Did the French Revolution live up to its ideals of Liberty, Equality, and Fraternity?Explain.
As the previous educators have mentioned, the answer to this question is very subjective. Some people have very pure ideas of these concepts, while others base them within personal needs and biases.
The French Revolution had immediate successes, including the elimination of the monarchy in 1789, and the abolition of slavery in 1793. The problem was that it could not sustain those successes. The monarchy was restored several more times over the course of the next century, including the coronations of Napoleon as Emperor and later, after the Revolution of 1848, the coronation of Napoleon's nephew, Louis-Napoleon, or Napoleon III, who ruled during the Second Republic. Slavery was reinstated in 1802, during the first Napoleon's rule, and was not abolished until 1848. The slave trade had ended, effectively, in 1826.
Political turmoil, wars, and crises in leadership are some of the major causes of France losing sight of the ideals it had set in 1793. Currently, the nation is in its Fifth Republic. It would, perhaps, be best to regard the maintenance of its values from the contemporary standpoint. For example, France makes a point of insisting that all of its diverse citizens are French, united by a common language and common values. However, the nation still struggles with racism, xenophobia, and Islamophobia, as well as class inequities which stem from these prejudices.
It is a nation that tries to protect the rights of its workers, and one that unabashedly embraces the Socialist values that it developed shortly before the Revolution of 1848. However, some view its labor system as restrictive to employers, while others worry over Emmanuel Macron's plans to revise the Code de Travail.
Like many modern democratic nations, France is one that strives to live up to the ideals that it proposed during the French Revolution. Sometimes, it lives up to those goals and, in other instances, it falls short. However, our understanding of these limitations is based on whom you ask, and when.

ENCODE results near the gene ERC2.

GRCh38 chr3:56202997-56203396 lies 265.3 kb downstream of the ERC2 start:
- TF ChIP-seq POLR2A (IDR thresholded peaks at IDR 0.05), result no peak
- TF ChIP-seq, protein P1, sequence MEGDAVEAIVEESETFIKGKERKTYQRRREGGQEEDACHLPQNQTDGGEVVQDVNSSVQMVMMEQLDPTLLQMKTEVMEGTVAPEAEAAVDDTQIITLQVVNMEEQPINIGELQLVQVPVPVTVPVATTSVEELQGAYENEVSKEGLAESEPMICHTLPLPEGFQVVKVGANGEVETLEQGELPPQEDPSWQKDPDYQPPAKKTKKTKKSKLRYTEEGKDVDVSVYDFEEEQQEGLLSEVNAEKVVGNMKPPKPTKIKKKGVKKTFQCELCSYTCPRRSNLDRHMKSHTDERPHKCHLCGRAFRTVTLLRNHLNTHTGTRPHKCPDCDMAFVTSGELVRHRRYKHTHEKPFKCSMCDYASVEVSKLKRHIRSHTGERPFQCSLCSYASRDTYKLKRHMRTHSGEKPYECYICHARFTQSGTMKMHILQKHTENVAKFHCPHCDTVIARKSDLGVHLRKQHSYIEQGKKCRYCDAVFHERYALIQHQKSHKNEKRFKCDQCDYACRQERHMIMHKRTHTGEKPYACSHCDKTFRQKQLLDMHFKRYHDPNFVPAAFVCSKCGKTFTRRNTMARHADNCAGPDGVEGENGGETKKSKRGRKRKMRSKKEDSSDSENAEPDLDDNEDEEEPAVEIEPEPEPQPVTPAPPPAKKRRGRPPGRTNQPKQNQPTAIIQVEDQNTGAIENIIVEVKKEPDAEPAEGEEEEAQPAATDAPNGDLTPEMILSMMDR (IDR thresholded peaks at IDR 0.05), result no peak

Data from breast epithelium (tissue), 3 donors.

Anytime a social or revolutionary movement proposes ideals which they stand for, they are all but guaranteed to not live up to them on some level. The reason why is pretty simple: The huge numbers of people within any movement mean that there will be a wide range of opinions, motivations, and individual ambitions, and this results in a movement falling short of the ideals they original set for themselves.
But that does mean a revolutionary movement cannot achieve those ideals at all. It merely means that if they are attained, they will probably be achieved to varying degrees. The French Revolution is one of those cases where one could argue that the ideals were achieved initially: the oppressive monarchy that was overthrown and the freeing of prisoners—many of whom were imprisoned for just about anything—could be said to have achieved the ideals initially. But then, as with many revolutions, once their objective was achieved, many did not know how to continue.
The Reign of Terror that ensued was perhaps in some way inevitable as different factions vied for power and ended up tearing down what they had achieved beforehand. This certainly was not living up to the revolution's ideals and arguably negated what occurred before. But that's looking at things in the short term. In the long term, did France eventually achieve, at least in part, the ideals of liberty, equality, and fraternity? I think we can say that the country eventually got there, albeit through a rather bloody route. But all societies following a state of revolution move in a haphazard way and never in a smooth, even line.
This is tough to assess. On one hand, a case can be made that the Revolution did live up to its ideals. The abuses perpetrated by the rich over the poor, the nobility over the lower classes, and the idea of aristocracy being inherently better than all else were eliminated by the results of the Revolution. The overthrow of the monarchy helped to accomplish the Revolution's ideals. This is undeniable. However, there has to be another side to this equation that lies in the setting of what happened after the Revolution. The warring between rival factions, the Reign of Terror, and the absolute lawlessness that existed in post- Revolution France did a great deal of damage in seeking to accomplish the ideals that triggered change. There was little in way of ideal accomplishment in the use of the guillotine and the mass executions that seemed to define the Revolution and its faithless government. In the end, the seizure of power by Napoleon ended up removing any hope of the democracy sought by the Revolution. I think that this might be the lasting legacy of the Revolution, that for a moment, success was tasted only to be supplanted by the bitterness of reality that comes with life after Revolution.